In Ohio, the Least Skipper is aptly named, as it's the smallest of the skipper species in the state. This individual—which I found in on a small milkweed bloom amongst some thick grass at the edge of a marsh near the cottage—probably didn't measure an inch across its opened wingspan. Really a tiny skipper, though like a true jewel, stunning in spite of its size.
Least Skippers (Ancyloxpha numitor) are typically found in the sunny grasses around marshes and fens, swamps, bogs, wet meadows and damp swales, and along the grass borders of ditches, creeks, and ponds. They are weak fliers and seldom fly high, typically a couple of feet above the ground, and often only inches—erratically wending their fluttering way between the stems—and are thus easily overlooked.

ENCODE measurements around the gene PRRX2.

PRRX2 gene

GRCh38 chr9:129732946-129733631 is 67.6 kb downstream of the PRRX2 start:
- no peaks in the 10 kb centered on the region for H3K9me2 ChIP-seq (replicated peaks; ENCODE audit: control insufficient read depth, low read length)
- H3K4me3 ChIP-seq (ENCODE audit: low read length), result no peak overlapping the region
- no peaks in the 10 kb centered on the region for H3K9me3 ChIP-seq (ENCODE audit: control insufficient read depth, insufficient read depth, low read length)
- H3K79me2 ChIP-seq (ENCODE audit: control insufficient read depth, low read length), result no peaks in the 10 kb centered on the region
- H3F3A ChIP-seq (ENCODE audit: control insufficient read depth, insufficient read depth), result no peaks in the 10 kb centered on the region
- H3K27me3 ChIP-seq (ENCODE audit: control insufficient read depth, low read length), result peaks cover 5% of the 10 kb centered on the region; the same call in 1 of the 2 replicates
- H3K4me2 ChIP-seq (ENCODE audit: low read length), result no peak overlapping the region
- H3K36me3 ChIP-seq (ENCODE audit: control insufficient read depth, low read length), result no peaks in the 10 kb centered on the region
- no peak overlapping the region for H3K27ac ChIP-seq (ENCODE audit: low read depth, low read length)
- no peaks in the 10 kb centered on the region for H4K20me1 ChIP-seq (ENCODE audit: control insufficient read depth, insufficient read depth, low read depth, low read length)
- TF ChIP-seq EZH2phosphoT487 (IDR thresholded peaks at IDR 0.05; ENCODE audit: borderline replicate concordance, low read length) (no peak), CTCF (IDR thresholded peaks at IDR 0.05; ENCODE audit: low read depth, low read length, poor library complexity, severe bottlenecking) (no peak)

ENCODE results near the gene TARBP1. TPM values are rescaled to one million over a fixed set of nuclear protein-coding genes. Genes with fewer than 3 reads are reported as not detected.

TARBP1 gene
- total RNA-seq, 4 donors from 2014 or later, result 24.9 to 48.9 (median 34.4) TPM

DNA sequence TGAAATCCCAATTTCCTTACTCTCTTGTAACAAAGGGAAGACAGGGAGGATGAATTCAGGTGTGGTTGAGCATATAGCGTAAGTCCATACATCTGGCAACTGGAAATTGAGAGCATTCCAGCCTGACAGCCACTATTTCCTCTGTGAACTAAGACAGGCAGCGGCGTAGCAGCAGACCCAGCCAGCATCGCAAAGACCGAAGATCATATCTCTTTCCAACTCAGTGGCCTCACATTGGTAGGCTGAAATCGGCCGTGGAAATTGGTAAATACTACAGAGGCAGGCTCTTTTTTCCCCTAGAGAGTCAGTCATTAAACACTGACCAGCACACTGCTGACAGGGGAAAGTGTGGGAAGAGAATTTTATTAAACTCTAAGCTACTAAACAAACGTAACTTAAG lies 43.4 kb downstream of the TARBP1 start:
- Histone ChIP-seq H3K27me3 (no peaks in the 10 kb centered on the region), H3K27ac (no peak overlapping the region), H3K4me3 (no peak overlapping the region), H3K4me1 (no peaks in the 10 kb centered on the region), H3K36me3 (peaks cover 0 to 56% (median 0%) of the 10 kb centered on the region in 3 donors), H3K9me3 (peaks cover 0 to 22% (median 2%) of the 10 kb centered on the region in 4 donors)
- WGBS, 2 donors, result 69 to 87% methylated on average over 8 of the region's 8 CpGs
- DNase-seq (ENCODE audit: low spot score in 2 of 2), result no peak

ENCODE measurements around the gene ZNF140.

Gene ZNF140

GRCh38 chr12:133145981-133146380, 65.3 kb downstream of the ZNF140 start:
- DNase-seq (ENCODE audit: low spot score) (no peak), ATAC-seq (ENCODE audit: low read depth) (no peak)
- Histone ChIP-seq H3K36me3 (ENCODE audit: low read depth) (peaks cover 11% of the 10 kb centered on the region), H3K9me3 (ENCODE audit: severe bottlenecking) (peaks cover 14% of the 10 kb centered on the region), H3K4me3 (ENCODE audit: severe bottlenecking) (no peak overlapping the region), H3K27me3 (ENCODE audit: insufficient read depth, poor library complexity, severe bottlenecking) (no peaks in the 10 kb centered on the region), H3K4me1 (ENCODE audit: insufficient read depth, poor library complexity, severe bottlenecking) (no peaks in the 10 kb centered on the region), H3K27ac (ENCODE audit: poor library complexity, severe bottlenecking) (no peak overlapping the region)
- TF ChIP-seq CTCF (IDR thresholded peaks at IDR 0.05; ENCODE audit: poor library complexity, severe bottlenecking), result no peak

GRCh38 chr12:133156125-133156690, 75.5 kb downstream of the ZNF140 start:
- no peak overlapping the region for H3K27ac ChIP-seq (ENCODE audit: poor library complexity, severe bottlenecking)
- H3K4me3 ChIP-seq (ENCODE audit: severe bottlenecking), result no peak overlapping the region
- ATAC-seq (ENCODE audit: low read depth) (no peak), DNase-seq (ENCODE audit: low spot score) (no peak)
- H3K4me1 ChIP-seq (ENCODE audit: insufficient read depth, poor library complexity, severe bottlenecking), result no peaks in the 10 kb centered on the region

Members of the grass skipper subfamily, Hesperiinae, Least Skippers often perch with their forewings and hindwings cocked at different angles, reminding me of those fighter jets you see on aircraft carriers sitting with upfolded wings. When their wings are opened, they show a dark-brown margin, which is usually wider in the female. I believe the Least Skipper in the photo is a male. Really a very pretty little butterfly.